BookBrowse interviews Sistas Are Reading is celebrating 25 years of discussing books and fundraising together. about all aspects of their book club.

Book Club Interview (see full list)

Sistas Are Reading is celebrating 25 years of discussing books and fundraising together.

Sistas Are Reading

Hi LaVosha, it’s so good to meet you! Please tell us how your group get started

In 1998, I had two roommates, and they had a friend who bought over the book Tryin’ to Sleep in the Bed You Made by Virginia DeBerry and Donna Grant. After we had all read the book and passed it along to some of our other friends, we informally began discussing it one day. One of the friends put it out there that we should start a book club. I sent out a survey to some family and friends to find out if anyone would be interested and surprisingly it created a great response. Our first meeting was September 27, 1998. It has always been an honor to be the President of this wonderful group of intelligent, black women.

25 years, that’s quite something! How many are in your group and how do you pick books?

We currently have nine members ranging in age from 48 - 60 years old. Most of us live in close proximity to each other. Each December we randomly pick members’ names out of a bag for each reading month of the following year.

How many months is that?

Initially, we met every month except September and December, because every anniversary we do dinner or take a trip and in December we have a holiday get together. Then we began to take a break from discussions during the summer months, so now we get together seven months of the year to discuss books. 

So, the members names get picked, then what?

The chosen member for that particular month normally hosts the meeting in their home or at an agreed location. We also collect $5 a month in dues and that money is used for different things that may come up, such as our anniversary and holiday dinner gatherings. During the pandemic we met via Zoom but we went back to meeting in person in 2023.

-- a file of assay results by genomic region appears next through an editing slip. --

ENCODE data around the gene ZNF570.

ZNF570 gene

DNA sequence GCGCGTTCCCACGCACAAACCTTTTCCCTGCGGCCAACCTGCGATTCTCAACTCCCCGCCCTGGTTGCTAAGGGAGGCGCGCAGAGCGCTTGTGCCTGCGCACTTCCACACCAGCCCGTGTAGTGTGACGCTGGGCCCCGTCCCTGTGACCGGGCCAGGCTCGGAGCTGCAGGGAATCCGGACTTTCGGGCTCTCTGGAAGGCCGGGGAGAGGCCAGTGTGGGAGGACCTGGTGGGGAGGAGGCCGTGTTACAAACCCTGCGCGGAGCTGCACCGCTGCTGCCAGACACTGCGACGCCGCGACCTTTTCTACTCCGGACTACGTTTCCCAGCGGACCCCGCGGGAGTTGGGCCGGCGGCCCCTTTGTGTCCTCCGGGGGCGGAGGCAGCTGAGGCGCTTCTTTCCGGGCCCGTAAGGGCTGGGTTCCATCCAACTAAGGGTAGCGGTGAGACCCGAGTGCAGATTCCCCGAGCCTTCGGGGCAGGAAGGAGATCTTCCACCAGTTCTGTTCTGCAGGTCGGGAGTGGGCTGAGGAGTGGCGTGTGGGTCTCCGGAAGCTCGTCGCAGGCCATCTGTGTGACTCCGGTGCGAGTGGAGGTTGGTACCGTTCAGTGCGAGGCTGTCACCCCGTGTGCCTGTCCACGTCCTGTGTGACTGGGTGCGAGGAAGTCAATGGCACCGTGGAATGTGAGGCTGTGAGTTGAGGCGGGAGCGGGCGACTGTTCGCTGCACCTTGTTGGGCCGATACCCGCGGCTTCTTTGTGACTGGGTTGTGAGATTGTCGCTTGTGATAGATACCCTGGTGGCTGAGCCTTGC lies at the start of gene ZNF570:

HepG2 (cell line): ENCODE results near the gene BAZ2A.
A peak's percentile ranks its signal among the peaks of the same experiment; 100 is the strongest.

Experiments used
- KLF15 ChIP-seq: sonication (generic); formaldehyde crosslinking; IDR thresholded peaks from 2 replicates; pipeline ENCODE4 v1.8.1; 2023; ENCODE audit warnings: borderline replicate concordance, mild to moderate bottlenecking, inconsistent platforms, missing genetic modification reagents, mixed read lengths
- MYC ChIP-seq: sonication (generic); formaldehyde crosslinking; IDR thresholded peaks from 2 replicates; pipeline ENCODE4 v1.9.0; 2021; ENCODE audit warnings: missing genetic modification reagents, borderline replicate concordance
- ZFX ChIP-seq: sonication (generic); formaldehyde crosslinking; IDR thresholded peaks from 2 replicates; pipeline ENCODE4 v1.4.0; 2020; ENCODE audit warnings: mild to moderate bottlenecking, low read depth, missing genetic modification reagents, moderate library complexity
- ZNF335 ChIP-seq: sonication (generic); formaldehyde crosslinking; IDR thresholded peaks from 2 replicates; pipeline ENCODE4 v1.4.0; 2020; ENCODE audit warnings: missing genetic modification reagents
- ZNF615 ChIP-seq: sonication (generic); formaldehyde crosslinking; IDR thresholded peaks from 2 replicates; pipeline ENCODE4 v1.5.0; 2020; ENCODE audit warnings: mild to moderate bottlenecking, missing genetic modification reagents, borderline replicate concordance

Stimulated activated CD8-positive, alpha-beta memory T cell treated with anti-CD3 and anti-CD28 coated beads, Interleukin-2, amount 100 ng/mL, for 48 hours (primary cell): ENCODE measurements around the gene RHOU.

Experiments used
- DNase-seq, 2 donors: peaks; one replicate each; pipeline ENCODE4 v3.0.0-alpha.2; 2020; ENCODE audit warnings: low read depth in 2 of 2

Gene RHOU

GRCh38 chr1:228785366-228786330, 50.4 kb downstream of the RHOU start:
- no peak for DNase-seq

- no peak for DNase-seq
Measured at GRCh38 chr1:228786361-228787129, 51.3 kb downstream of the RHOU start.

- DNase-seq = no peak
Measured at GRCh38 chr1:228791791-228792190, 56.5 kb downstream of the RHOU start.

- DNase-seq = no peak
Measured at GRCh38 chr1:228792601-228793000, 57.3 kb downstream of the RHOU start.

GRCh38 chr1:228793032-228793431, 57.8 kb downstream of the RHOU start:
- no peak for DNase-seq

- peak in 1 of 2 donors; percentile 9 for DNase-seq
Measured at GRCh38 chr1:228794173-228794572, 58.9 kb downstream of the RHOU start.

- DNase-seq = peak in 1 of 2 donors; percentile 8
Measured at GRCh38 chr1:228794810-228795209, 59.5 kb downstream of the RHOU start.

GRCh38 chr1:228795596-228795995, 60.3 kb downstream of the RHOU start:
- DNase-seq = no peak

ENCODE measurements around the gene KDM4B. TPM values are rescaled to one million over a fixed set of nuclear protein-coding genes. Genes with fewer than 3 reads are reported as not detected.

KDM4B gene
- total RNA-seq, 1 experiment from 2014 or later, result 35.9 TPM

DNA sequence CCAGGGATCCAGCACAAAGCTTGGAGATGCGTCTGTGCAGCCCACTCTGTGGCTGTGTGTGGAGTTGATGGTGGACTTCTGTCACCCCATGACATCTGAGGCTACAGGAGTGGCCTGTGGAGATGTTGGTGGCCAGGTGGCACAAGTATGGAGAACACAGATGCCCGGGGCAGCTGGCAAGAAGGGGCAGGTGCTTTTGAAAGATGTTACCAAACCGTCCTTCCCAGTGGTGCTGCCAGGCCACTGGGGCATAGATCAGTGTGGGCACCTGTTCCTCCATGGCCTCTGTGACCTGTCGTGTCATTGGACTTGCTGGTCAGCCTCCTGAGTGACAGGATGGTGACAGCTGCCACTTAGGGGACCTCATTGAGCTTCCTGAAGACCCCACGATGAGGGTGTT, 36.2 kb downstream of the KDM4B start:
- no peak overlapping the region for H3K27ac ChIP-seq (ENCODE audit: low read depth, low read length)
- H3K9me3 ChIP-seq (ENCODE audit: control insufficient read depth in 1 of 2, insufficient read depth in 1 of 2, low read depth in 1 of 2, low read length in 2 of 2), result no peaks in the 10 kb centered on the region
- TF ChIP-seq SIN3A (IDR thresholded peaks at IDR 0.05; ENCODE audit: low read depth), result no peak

The host also chooses the book for the month. We try to stay away from self-help books, but we are open to many genres, both fiction and nonfiction, including sci-fi, thrillers and suspense; and both male and female authors. 

When we first started out, we used to only read African American authors but several years ago we introduced a chip bag full of red or black chips. If the member pulls a red chip, they have the option to select an author of another ethnicity.

After so many years, I imagine it gets difficult to choose, but are there any books that particularly stand out? 

Book JacketMany books over the years have generated great conversations. Recently we had a particularly good discussion of Daniel Black’s Don’t Cry for Me; and we’ve had equally lively discussions of books like Book of Harlan by Bernice McFadden and an oldie but goodie, Child of God by Lolita Files. I would be remiss if I did not mention the book that pulled us together 25 years ago Tryin’ to Sleep in the Bed You Made by Virginia DeBerry and Donna Grant. We also forged a love of all things Tananarive Due with books like My Soul to Keep, The Living Blood and The Between. Our group was featured in an article in the Star-Ledger newspaper in 2005 discussing one of her books, The Good House.

Tananarive Due has a new book out this October, The Reformatory, I imagine this will be on your reading list before long! Do you feel your book club choices are evolving over time? 

Absolutely. The evolution has occurred because I think the writing and authors have evolved as well over time. Books we would read early on felt so personal and I feel were written with more of the intention of keeping the reader engaged and wanting more. At times we would read books from the same author in consecutive months because their writing was so great, and we wanted more. For example, early on when we started out, Toni Morrison, Terry McMillan and E. Lynn Harris were definitely on our book list rotation on a continuous basis. Writing seems to have changed as we engage more digitally with electronics and videos and that is what evolution is all about. I know authors have to adjust as well keeping readers engaged and we as readers try to maintain our interest for reading a good book.